I went to this panel discussion yesterday and panel members included an illustrator, a rep, an art buyer, and an art director.

Most of the audience were graduating students, I'm presuming mostly in Illustration, although I believe there were a few photographers and graphic designers in the mix.

The panel talked about typical things graduating seniors should know, like portfolios, marketing, etc. and then sort of framed the industry from their individual points of view.

At the end during the Q+A session, I asked, "How do you guys feel about stock?" I felt like the seniors should know that it exists as a valid way to make money and get exposure, and I was honestly curious to hear how the panel would respond, especially the rep, since I myself have been told that I can forget about ever being represented because of my involvement with Getty, and I keep waiting for the tide to turn!

The rep said it was the worst thing ever to happen to the industry and that he wouldn't touch an artist who had done stock (okay, no surprise there.) The illustrator said that only the worst-of-the-worst artists do it (okay, so he's rich and famous and his phone rings off the hook for commission work.) But the most surprising response was from the art buyer, who said that in her 25 yrs she has "never, ever" bought stock illustration or photography for a project. Never? I find that hard to believe. And it saddened me, really, because I think it's misleading to these young professionals. I do understand that it's always preferable to commission work, of course, but it's not always practical. And I also understand that when stock came along it was a giant change and it hurt some contingencies like the already-famous and reps. But its definitely part of the landscape now, and there's no going back.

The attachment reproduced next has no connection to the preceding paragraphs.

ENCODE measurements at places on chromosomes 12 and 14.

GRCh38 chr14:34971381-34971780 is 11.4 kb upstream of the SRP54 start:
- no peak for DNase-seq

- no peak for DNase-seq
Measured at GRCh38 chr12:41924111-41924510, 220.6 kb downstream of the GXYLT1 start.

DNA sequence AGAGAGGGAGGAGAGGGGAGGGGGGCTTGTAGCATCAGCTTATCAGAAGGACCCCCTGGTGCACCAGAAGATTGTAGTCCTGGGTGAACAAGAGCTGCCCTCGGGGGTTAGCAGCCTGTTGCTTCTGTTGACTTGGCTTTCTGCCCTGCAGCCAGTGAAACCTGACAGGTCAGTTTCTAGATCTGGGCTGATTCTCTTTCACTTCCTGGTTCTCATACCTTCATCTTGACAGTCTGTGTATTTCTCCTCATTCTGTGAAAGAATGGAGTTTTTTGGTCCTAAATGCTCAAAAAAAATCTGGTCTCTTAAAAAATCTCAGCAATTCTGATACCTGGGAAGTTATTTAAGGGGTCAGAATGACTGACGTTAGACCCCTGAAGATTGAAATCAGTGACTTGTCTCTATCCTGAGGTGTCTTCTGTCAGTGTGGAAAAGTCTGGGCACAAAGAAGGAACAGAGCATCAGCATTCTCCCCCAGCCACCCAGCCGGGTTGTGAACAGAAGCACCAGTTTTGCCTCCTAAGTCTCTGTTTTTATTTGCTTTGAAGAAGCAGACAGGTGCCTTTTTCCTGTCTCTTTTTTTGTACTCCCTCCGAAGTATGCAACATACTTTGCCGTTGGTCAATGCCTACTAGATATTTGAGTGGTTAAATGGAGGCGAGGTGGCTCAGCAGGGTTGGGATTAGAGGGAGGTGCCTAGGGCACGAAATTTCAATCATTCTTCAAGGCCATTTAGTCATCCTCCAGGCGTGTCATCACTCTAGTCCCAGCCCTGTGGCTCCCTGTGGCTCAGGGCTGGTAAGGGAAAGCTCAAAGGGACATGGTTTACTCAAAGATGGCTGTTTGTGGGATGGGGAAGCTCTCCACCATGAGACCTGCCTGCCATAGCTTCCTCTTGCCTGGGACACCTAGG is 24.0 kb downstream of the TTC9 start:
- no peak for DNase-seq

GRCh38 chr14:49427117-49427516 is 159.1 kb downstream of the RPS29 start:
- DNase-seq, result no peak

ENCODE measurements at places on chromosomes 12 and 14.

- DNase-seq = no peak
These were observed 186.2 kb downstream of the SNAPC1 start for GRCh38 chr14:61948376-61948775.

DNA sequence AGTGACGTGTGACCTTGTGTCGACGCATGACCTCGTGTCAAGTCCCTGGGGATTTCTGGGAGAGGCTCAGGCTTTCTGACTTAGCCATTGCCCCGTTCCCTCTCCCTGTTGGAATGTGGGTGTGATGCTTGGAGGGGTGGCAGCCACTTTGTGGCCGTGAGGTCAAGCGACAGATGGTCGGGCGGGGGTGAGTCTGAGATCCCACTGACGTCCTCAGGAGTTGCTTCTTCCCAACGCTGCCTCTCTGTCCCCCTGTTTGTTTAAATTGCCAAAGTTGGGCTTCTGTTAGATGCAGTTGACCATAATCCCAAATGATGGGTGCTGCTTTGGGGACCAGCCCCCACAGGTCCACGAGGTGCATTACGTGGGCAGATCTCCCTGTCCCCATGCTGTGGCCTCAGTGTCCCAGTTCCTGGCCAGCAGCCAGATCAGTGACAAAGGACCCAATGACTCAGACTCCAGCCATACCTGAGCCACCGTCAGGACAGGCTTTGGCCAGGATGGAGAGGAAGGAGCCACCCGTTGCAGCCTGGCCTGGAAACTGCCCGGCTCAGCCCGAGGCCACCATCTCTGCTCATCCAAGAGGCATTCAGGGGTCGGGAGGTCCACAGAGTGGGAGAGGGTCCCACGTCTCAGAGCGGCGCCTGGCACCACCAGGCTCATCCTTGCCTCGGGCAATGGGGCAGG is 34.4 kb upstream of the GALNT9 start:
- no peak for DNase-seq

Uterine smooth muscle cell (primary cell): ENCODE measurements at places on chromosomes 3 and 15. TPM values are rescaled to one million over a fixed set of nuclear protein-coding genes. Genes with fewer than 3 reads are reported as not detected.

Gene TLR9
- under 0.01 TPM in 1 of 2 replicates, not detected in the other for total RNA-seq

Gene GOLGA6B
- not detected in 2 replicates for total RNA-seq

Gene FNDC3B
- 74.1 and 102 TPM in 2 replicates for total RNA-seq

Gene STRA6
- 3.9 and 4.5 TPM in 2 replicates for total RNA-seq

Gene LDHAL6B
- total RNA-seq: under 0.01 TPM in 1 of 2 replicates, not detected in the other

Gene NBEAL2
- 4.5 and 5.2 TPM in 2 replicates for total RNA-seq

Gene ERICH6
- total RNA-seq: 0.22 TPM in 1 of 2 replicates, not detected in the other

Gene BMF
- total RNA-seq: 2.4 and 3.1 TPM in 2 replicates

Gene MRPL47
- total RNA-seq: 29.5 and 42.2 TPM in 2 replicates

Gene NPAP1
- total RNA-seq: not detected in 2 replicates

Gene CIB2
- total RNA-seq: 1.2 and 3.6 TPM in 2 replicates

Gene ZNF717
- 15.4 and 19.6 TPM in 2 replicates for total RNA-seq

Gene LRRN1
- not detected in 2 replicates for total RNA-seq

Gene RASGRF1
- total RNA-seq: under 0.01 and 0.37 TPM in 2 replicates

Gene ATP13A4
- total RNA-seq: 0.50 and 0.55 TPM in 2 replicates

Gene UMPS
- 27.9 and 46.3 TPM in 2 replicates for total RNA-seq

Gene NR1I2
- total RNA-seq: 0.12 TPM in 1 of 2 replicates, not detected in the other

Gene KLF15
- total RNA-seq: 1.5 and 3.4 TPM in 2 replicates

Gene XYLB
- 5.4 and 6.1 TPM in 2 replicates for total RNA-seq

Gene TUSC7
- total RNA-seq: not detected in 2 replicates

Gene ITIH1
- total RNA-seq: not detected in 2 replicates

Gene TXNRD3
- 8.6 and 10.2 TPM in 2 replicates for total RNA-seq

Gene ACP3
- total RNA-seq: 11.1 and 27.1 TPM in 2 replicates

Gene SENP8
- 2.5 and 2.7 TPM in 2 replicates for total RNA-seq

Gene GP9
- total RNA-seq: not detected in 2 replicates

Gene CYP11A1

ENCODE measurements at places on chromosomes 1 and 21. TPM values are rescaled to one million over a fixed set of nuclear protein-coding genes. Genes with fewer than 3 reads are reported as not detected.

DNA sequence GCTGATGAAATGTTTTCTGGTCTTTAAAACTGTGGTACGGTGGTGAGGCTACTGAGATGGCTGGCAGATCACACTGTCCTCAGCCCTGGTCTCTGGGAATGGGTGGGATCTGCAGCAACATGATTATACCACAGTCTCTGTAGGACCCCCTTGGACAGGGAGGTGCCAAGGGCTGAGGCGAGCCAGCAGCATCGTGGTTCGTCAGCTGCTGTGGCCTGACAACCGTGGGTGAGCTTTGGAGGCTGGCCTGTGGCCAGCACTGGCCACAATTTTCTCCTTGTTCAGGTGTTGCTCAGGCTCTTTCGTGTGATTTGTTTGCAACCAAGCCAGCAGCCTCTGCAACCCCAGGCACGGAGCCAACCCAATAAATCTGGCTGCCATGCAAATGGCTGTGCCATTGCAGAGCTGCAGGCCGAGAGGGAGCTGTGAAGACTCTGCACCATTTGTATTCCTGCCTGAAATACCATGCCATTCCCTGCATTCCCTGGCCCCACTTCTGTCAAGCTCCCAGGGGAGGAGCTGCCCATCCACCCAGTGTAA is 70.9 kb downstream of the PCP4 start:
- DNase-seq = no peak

Thursday, November 6, 2008

Personal Project - Susana Raab

above images ©Susana Raab

When I first looked at Susana Raab's images I laughed a bit at the quirkiness and subject matter. Her personal project, Consumed | Fast Food in the US, was the one that stood out the most to me. What I really love about this series however is the storytelling effect and not the typical cliche shots of fast food, obesity, and unidentifiable ingredients. It's really a cross-country journey of a photographer observing the effect and influence of fast food in the U.S.

What made you choose this project?
I returned to grad school in 2003 at Ohio University's School of Visual Communications with the intention of focusing on a long term series and redefining my career as a photojournalist. I chose fast food after reading Eric Schlosser's book Fast Food Nation because the idea of illustrating this problem challenged me. It was an ubiquitous problem that affects us all, whether we eat fast food or not, and it's a subject that is located in our backyard. Yet the problem of illustrating it without focusing on pictures of obese people or people eating food and the resulting visual cliches was huge. Despite the difficulties of illustrating it, I was committed to focusing my time and energy on a subject I felt had not been explored exhaustively. In the end this project is about consumption which to me is one of our more interesting modern dilemmas. I also share the same birthday as Big Mac, yes, we debuted on the same day. And my great-grandfather was a distinguished professor of animal husbandry at Penn State University, author of the The Meat We Eat (sadly out of print today). So my concern with food, how we make it and how we eat it, is in the genes.

How many photos were there before you edited it down to the featured images?